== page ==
En Español

Q. Who is Mr. Smarty Plants?

A: There are those who suspect Wildflower Center volunteers are the culpable and capable culprits. Yet, others think staff members play some, albeit small, role. You can torture us with your plant questions, but we will never reveal the Green Guru's secret identity.

Help us grow by giving to the Plant Database Fund or by becoming a member

Did you know you can access the Native Plant Information Network with your web-enabled smartphone?

Share

Ask Mr. Smarty Plants

Ask Mr. Smarty Plants is a free service provided by the staff and volunteers at the Lady Bird Johnson Wildflower Center.

Search Smarty Plants
    
 
See a list of all Smarty Plants questions

Please forgive us, but Mr. Smarty Plants has been overwhelmed by a flood of mail and must take a break for awhile to catch up. We hope to be accepting new questions again soon. Thank you!

Need help with plant identification, visit the plant identification page.

 
rate this answer
Not Yet Rated

Thursday - October 16, 2008

From: Minford, OH
Region: Mid-Atlantic
Topic: Grasses or Grass-like
Title: Grasses for sloped clay hillside in Ohio
Answered by: Barbara Medford

QUESTION:

I have built a new home located on a hillside, our soil has a tremendous amount of clay in it. We have a sloped hillside that flows within 25 feet to the back door. The area is wooded and therefore shady. Should I plant the Kentucky 31/ Fescue grass on this hillside or should I go with something different to keep from erosion problems? Please advise which planting would be most beneficial and what type of plant recommended for our region. Thanks

ANSWER:

Fescue is not a native to North America, but was imported to the United States from Europe in the 1800's. At the Lady Bird Johnson Wildflower Center, we specialize in plants native to North America and to the area in which they are being grown. Plants already adapted to an area will require less water, fertilizer and maintenance. For general information on Fescue, of which Kentucky 31 is no doubt a named cultivar, see this article by Richard L. Duble, Turfgrass Specialist, Texas Cooperative Extension, Tall Fescue.

We would prefer to recommend native grasses for your shaded, clay slope. Their fibrous roots will help prevent erosion. We went to our Recommended Species section, clicked on Ohio on the map, and then used the Narrow Your Search function to indicate grass or grass-like for the Habit, and part shade for Light Requirement. We got a list of six grasses that are all perennial, and all will tolerate clay very well. You can follow the links to our webpage on each grass, which will have propagation information, projected height, etc. For further information on each grass, go to the bottom of the webpage and click on the link to Google on that plant. When you have selected a grass or grasses for your area, you can go to our Native Plant Suppliers section, type your town and state into the "Enter Search Location" box, and you will get a list of native plant nurseries, seed suppliers and landscape consultants in your general area, all with contact information.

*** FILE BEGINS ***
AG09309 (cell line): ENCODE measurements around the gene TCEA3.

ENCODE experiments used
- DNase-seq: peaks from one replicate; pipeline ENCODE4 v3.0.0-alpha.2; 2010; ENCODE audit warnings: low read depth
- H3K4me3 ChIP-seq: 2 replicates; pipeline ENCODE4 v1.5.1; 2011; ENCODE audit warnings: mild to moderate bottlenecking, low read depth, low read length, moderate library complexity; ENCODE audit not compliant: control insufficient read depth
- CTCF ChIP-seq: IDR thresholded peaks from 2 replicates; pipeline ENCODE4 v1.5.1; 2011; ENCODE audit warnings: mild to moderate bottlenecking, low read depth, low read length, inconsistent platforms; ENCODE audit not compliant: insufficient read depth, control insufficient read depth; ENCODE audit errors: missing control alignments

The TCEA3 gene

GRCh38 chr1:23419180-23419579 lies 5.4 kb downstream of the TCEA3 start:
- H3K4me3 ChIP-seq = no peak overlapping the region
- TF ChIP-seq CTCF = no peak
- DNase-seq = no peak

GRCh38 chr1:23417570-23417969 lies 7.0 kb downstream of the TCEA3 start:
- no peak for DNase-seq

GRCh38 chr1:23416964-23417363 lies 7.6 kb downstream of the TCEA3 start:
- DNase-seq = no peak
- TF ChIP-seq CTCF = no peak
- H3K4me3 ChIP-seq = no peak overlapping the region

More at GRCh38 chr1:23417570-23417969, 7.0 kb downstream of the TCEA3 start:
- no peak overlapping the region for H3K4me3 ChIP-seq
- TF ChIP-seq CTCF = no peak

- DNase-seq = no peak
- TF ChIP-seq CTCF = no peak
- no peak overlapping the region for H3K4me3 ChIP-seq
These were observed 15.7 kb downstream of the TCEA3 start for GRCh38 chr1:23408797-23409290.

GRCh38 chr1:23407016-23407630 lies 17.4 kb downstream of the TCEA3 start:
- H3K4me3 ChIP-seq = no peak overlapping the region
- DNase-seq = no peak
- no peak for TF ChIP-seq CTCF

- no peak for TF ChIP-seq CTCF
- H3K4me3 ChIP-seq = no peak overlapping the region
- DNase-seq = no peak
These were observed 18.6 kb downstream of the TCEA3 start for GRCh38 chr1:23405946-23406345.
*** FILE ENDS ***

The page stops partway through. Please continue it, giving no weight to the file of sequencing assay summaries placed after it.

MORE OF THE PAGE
Andropogon gerardii (big bluestem)

Bouteloua curtipendula (sideoats grama)

Elymus canadensis (Canada wildrye)

Panicum virgatum (switchgrass)

Schizachyrium scoparium (little bluestem)

Sorghastrum nutans (Indiangrass)


Andropogon gerardii

Bouteloua curtipendula

Elymus canadensis

Panicum virgatum

Schizachyrium scoparium

Sorghastrum nutans

 

 

 

More Grasses or Grass-like Questions

Searching for nursery with yellow nutsedge in NC
January 27, 2014 - I'd like to plant yellow nut sedge as a cover to stop erosion in a lot. Where can I buy yellow nut sedge plants near Kinston, North Carolina? Thank you.
view the full question and answer

Native landscaping in Austin
August 24, 2009 - I am planning to convert a pretty large portion (app. 500 sq feet) of my front yard from St. Augustine to an area with native and well-adapted plants. I have solarized the area to kill off grass and ...
view the full question and answer

Assessment of Turffalo variety of buffalo grass (Bouteloua dachtyloides)
March 05, 2008 - Dear Mr.Smarty Plants, Now its March 2008, and your trial installation of Turfallo has had a year to prove itself; I'm interested to know your opinion of Turfallo Grass. There are such good e-c...
view the full question and answer

Evergreen perennials for a pond bank in Texas
June 18, 2015 - We want evergreen perennial plants for the banks of our small pond. The banks are eroding and we need to help keep them strong. We have ducks in the pond and lots of turtles. We would love something ...
view the full question and answer

Planting Habiturf in Houston, TX>
March 08, 2012 - First, I want to say thank you for such an informative site. You say that the Buffalograsses tend to do well in drier and well drained soil. My house has a lawn that drops about 10 inches in about...
view the full question and answer

Support the Wildflower Center by Donating Online or Becoming a Member today.
E-NEWSLETTER | BECOME A MEMBER | DONATE NOW | MEDIA | JOBS | SITEMAP | STAFF INTRANET
© 2016 Lady Bird Johnson Wildflower Center